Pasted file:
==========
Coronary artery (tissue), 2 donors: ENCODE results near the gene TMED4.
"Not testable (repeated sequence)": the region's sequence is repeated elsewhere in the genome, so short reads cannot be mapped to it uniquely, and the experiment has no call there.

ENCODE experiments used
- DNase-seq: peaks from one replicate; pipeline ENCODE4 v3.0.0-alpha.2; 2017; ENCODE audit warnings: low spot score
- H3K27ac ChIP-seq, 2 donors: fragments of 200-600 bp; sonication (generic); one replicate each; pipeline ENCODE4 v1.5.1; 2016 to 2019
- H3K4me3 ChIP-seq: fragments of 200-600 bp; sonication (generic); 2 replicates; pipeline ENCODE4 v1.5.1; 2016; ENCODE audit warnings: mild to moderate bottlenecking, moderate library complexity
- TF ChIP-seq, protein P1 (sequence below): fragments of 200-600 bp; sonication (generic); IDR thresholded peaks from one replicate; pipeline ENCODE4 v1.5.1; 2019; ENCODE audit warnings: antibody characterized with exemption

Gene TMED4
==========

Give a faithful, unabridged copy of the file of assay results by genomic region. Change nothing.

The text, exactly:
Coronary artery (tissue), 2 donors: ENCODE results near the gene TMED4.
"Not testable (repeated sequence)": the region's sequence is repeated elsewhere in the genome, so short reads cannot be mapped to it uniquely, and the experiment has no call there.

ENCODE experiments used
- DNase-seq: peaks from one replicate; pipeline ENCODE4 v3.0.0-alpha.2; 2017; ENCODE audit warnings: low spot score
- H3K27ac ChIP-seq, 2 donors: fragments of 200-600 bp; sonication (generic); one replicate each; pipeline ENCODE4 v1.5.1; 2016 to 2019
- H3K4me3 ChIP-seq: fragments of 200-600 bp; sonication (generic); 2 replicates; pipeline ENCODE4 v1.5.1; 2016; ENCODE audit warnings: mild to moderate bottlenecking, moderate library complexity
- TF ChIP-seq, protein P1 (sequence below): fragments of 200-600 bp; sonication (generic); IDR thresholded peaks from one replicate; pipeline ENCODE4 v1.5.1; 2019; ENCODE audit warnings: antibody characterized with exemption

Gene TMED4